Wednesday, November 21, 2007

EU: Marking UN Children's Day

"Give minors a voice" - Roberta Angelilli MEP

Nov 20, marked the UN's Universal Children's Day, a day inaugurated to promote and protect the rights of young people. Children make up one third of the world's population. As well as poverty and disease they can be at threat from human traffickers or can be conscripted as soldiers. To mark the day we spoke to Italian MEP Roberta Angelilli (UEN) who is drafting a Parliamentary report on proposals by the European Commission on children's rights.

In a Civil Liberties Committee public hearing in April, Ms Angelilli said any EU policy on children must be positive and not merely "against" things. It must "affirm the fundamental rights of children and young people". In this exclusive interview she elaborates on her views.

In your view, are European children’s lives getting better or worse compared to 30 years ago?

It is a difficult question. The general situation has improved even if in modern societies we experience degradation and poverty, even in Europe. For instance, two days ago in Italy a 3-4 year-old Roma baby got burned. He was living in a shanty town under absolutely unacceptable conditions. Around 20% of minors live below the poverty line. On the one hand, wealth has increased, on the other hand, there persists extreme marginalisation. For example, the risk of poverty increases for children who live in a one-parent family.

As the Parliament's rapporteur on the rights of the child, what should the key components of a policy be?

First, minors should participate in things that they are concerned with. We have to give minors a voice, making them protagonists and letting them express their views. Secondly, as we are doing already in Europe with women's rights, we should mainstream minors' rights into all EU policies.

How can Parliament help promoting the rights of children?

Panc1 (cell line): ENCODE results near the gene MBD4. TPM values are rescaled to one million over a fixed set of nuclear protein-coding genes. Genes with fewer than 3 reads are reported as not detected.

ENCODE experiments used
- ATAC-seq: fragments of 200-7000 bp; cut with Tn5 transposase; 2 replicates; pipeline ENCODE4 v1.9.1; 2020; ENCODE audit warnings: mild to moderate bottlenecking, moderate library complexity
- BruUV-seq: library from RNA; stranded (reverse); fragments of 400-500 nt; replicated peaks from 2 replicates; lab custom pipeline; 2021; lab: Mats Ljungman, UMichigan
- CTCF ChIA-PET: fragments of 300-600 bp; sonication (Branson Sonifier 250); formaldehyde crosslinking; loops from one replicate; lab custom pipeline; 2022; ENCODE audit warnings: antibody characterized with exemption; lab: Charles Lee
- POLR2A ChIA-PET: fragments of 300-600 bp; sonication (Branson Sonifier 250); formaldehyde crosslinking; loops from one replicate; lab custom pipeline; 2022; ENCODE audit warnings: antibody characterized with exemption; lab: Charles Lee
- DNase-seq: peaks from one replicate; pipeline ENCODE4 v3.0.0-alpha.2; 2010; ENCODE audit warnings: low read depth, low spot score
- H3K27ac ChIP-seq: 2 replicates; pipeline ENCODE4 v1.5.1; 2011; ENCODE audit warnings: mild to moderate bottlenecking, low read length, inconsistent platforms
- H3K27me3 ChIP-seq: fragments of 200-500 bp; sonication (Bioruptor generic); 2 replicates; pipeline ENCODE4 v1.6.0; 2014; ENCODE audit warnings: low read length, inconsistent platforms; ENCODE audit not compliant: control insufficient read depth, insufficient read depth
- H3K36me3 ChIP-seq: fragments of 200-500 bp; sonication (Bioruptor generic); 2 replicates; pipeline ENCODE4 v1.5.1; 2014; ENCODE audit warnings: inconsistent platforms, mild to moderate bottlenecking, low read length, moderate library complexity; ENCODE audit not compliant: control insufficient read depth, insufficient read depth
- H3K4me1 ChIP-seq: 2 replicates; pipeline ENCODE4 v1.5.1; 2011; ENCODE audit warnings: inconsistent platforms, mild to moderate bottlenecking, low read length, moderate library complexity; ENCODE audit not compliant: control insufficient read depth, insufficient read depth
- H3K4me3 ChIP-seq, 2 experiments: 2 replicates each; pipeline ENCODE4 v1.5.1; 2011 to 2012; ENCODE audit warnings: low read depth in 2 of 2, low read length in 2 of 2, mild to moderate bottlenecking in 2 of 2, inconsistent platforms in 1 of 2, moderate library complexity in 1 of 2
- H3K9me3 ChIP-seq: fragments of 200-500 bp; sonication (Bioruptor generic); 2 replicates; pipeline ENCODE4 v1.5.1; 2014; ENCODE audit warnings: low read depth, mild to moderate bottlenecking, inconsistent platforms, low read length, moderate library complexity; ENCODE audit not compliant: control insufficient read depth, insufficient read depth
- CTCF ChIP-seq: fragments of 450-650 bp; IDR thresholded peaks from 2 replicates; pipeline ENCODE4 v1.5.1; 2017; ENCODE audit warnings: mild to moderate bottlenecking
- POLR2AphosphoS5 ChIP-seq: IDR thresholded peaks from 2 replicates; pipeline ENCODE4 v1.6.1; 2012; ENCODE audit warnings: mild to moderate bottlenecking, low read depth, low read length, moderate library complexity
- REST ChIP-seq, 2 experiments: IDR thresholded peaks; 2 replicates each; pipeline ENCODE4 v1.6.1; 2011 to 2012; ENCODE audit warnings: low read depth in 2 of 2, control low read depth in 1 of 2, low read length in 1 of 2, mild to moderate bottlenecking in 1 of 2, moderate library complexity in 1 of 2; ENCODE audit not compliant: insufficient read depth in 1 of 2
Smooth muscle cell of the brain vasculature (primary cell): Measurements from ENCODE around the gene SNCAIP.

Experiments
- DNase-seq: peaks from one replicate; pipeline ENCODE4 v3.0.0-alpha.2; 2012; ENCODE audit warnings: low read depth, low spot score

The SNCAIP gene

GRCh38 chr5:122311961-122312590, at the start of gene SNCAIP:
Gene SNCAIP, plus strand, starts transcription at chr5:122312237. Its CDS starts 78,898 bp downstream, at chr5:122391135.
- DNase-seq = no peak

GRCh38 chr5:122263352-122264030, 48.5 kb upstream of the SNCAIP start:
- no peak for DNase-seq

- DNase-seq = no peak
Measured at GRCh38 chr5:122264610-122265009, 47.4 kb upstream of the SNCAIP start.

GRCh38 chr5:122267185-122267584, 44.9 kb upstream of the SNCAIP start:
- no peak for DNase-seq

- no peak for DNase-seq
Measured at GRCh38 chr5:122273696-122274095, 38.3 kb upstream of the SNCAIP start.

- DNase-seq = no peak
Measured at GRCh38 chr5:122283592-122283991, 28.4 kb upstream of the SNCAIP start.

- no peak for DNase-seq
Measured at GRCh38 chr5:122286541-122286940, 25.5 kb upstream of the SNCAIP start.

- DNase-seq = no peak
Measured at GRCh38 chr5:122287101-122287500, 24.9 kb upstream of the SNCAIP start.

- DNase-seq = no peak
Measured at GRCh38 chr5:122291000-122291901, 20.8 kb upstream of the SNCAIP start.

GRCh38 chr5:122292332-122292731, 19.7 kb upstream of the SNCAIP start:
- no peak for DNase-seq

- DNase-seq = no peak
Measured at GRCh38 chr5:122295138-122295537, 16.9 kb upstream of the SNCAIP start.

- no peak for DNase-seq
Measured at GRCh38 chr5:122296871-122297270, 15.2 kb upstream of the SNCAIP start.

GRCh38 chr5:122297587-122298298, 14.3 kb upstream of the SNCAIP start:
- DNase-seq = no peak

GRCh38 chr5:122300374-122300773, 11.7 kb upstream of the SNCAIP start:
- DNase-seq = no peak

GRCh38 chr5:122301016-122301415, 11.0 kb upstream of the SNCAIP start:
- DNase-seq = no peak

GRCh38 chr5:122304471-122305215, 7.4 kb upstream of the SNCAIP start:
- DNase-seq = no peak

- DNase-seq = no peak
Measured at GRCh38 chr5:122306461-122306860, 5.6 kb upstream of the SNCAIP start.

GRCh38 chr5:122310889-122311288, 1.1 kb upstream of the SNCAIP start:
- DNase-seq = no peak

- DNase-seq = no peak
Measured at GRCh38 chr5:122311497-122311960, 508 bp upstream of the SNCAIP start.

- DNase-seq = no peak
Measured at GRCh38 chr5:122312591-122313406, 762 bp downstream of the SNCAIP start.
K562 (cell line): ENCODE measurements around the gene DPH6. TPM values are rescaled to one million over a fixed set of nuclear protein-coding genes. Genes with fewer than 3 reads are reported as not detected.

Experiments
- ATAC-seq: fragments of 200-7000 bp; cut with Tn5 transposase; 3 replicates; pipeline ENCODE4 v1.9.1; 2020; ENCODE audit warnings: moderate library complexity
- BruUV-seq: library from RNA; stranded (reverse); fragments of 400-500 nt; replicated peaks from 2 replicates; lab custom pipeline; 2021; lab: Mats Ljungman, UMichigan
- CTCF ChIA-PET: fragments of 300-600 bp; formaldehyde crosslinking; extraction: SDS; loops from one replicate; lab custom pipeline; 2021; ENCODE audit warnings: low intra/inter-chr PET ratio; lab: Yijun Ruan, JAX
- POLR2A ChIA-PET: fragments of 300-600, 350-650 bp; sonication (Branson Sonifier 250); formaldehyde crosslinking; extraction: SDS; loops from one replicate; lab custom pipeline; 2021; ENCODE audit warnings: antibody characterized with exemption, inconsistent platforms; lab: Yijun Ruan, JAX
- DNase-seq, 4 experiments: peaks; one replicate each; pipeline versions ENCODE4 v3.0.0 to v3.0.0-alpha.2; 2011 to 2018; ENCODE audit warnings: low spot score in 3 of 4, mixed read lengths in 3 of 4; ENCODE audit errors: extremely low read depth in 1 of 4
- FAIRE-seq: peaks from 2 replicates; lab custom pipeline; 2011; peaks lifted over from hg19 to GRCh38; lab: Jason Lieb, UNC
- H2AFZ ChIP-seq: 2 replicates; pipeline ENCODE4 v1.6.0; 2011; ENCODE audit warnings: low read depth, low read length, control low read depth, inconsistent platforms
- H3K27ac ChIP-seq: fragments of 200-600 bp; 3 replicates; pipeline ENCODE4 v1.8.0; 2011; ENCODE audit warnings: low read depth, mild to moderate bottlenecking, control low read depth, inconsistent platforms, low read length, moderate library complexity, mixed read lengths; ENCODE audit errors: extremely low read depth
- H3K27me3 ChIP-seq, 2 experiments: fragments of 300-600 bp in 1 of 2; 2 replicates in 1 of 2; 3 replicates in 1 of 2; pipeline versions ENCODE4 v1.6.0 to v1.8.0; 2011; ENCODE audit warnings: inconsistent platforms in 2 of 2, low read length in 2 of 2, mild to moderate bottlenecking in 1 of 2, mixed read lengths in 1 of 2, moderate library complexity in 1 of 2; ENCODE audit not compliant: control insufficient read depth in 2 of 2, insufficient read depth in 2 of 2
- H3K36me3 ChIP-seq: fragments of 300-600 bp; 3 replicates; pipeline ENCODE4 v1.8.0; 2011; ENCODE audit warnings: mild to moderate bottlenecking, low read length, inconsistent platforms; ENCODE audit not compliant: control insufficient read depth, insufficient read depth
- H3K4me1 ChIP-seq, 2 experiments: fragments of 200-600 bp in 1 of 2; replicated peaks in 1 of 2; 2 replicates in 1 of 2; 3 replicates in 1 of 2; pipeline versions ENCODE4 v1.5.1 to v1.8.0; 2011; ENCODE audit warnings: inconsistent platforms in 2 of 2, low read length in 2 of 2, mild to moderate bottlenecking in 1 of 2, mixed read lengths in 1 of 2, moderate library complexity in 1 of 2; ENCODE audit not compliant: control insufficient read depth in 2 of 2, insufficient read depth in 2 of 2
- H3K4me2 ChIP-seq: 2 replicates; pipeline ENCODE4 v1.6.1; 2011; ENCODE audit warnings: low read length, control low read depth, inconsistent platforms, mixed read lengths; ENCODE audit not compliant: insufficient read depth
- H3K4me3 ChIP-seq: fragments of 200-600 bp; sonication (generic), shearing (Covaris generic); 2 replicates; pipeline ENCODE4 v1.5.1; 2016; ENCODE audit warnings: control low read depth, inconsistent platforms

With this report we have created the basis for a legislative process; it is very important to recognize the rights of children and to codify them from a legal point of view. In this context, the new reformed Treaty will represent an important step, since it will provide a legal basis.

Since Romania and Bulgaria joined the EU, the Roma now constitute a very significant minority in the Union. You have been very active in Parliament asking questions related to the situation of Roma children. What measures would you like to see in place to address their situation?

We need to provide these children with the right to education, without which they are doomed to failure! This is because they will be either exploited, becoming marginalized adults, or in the worst cases they will fall into crime networks. We also need to provide them with proper sanitary and hygienic conditions. In my opinion, the key point is education, a view also shared by the UN and UNICEF. Education is the basis for children's future.

Initiated in 1954

The Universal Children's Day was introduced by the UN General Assembly in 1954 as a "day of worldwide fraternity and understanding between children". Tuesday also marks the 18th anniversary of the UN convention on the rights of the child. The EU explicitly recognised children’s rights in the European Charter of Fundamental Rights.

The Report being drafted by Ms Angelilli will go to the Civil Liberties Committee on 18 December and before the full House in the Spring.

Source: European Parliament News